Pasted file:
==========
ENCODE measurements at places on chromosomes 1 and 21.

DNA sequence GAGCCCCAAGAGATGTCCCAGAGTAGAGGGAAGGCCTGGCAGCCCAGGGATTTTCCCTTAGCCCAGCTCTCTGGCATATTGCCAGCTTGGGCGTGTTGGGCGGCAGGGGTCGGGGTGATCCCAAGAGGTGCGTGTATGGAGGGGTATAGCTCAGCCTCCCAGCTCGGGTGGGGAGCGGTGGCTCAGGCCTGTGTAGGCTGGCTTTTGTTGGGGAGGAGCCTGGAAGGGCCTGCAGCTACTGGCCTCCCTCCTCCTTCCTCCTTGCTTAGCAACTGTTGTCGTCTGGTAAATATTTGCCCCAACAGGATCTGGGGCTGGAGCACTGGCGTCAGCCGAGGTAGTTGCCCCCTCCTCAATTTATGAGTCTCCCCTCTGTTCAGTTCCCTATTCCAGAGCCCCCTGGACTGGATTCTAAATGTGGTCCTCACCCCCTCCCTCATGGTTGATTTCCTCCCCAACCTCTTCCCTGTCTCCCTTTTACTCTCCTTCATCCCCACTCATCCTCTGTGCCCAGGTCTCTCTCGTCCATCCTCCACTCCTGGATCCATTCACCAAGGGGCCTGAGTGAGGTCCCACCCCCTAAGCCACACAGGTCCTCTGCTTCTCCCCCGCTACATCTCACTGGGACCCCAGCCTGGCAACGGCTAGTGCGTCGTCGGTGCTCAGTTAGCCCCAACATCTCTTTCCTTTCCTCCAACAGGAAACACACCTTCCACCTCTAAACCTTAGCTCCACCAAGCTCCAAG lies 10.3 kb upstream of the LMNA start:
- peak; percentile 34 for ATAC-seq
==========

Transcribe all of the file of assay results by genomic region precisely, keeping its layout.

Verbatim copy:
ENCODE measurements at places on chromosomes 1 and 21.

DNA sequence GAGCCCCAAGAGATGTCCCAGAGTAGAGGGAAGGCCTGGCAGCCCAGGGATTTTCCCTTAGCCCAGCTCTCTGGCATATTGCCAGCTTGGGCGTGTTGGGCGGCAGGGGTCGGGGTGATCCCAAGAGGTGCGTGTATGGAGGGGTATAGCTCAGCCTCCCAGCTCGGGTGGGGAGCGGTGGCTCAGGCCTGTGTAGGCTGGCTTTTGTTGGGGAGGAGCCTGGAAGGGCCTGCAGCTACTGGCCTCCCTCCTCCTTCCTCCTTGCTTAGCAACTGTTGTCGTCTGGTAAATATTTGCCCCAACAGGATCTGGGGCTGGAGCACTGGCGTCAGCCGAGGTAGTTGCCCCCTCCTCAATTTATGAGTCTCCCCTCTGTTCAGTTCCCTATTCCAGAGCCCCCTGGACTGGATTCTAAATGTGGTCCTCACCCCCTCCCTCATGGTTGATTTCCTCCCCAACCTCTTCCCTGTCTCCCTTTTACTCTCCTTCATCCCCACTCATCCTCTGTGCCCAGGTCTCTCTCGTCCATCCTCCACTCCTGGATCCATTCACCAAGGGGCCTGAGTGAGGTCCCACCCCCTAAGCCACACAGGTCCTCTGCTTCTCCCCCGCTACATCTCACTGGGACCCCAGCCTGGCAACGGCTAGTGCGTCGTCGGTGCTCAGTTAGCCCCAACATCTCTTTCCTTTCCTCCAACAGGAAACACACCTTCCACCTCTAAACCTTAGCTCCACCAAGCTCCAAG lies 10.3 kb upstream of the LMNA start:
- peak; percentile 34 for ATAC-seq